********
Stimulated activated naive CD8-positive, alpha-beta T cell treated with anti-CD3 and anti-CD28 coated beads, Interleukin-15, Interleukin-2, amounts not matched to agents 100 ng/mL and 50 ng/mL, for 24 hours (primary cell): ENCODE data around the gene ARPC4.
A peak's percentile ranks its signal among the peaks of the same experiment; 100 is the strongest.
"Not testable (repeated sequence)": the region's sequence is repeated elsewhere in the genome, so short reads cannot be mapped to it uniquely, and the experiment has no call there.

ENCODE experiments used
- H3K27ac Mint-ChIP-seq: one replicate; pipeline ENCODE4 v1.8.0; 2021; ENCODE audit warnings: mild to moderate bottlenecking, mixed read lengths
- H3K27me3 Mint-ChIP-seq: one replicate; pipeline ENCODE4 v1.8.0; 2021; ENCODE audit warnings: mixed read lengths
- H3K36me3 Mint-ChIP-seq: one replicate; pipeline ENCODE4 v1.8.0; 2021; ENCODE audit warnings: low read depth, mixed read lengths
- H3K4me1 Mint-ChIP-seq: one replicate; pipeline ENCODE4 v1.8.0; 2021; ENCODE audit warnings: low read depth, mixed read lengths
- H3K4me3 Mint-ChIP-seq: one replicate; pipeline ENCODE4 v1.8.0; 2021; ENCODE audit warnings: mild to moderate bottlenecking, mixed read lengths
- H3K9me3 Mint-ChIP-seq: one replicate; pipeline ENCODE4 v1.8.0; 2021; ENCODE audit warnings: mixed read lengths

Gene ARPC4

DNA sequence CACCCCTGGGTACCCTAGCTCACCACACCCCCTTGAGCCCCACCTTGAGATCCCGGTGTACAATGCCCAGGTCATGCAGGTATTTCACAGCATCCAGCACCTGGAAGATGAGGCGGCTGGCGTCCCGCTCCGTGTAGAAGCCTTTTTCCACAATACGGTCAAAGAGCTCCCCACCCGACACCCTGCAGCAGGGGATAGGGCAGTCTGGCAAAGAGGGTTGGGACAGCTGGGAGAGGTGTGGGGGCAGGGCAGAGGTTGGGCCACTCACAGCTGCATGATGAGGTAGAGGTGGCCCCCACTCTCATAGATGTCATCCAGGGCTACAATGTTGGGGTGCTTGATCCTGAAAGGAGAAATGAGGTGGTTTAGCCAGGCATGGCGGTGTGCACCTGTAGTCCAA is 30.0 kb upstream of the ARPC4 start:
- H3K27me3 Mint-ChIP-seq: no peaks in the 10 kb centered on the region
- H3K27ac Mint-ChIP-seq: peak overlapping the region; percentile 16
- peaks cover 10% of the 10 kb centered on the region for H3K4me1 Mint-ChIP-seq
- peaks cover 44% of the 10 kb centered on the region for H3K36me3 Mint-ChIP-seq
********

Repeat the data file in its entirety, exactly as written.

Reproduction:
Stimulated activated naive CD8-positive, alpha-beta T cell treated with anti-CD3 and anti-CD28 coated beads, Interleukin-15, Interleukin-2, amounts not matched to agents 100 ng/mL and 50 ng/mL, for 24 hours (primary cell): ENCODE data around the gene ARPC4.
A peak's percentile ranks its signal among the peaks of the same experiment; 100 is the strongest.
"Not testable (repeated sequence)": the region's sequence is repeated elsewhere in the genome, so short reads cannot be mapped to it uniquely, and the experiment has no call there.

ENCODE experiments used
- H3K27ac Mint-ChIP-seq: one replicate; pipeline ENCODE4 v1.8.0; 2021; ENCODE audit warnings: mild to moderate bottlenecking, mixed read lengths
- H3K27me3 Mint-ChIP-seq: one replicate; pipeline ENCODE4 v1.8.0; 2021; ENCODE audit warnings: mixed read lengths
- H3K36me3 Mint-ChIP-seq: one replicate; pipeline ENCODE4 v1.8.0; 2021; ENCODE audit warnings: low read depth, mixed read lengths
- H3K4me1 Mint-ChIP-seq: one replicate; pipeline ENCODE4 v1.8.0; 2021; ENCODE audit warnings: low read depth, mixed read lengths
- H3K4me3 Mint-ChIP-seq: one replicate; pipeline ENCODE4 v1.8.0; 2021; ENCODE audit warnings: mild to moderate bottlenecking, mixed read lengths
- H3K9me3 Mint-ChIP-seq: one replicate; pipeline ENCODE4 v1.8.0; 2021; ENCODE audit warnings: mixed read lengths

Gene ARPC4

DNA sequence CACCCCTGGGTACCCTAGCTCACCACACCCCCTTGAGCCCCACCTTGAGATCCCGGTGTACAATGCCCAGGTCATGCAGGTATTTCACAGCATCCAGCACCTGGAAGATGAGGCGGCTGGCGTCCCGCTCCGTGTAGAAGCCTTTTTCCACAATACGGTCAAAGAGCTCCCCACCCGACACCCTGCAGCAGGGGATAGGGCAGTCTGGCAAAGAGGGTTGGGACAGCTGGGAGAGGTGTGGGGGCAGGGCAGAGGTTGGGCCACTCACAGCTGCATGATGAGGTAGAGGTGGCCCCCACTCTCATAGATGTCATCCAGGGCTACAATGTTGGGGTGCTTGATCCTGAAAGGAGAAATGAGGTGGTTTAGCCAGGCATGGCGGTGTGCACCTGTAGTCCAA is 30.0 kb upstream of the ARPC4 start:
- H3K27me3 Mint-ChIP-seq: no peaks in the 10 kb centered on the region
- H3K27ac Mint-ChIP-seq: peak overlapping the region; percentile 16
- peaks cover 10% of the 10 kb centered on the region for H3K4me1 Mint-ChIP-seq
- peaks cover 44% of the 10 kb centered on the region for H3K36me3 Mint-ChIP-seq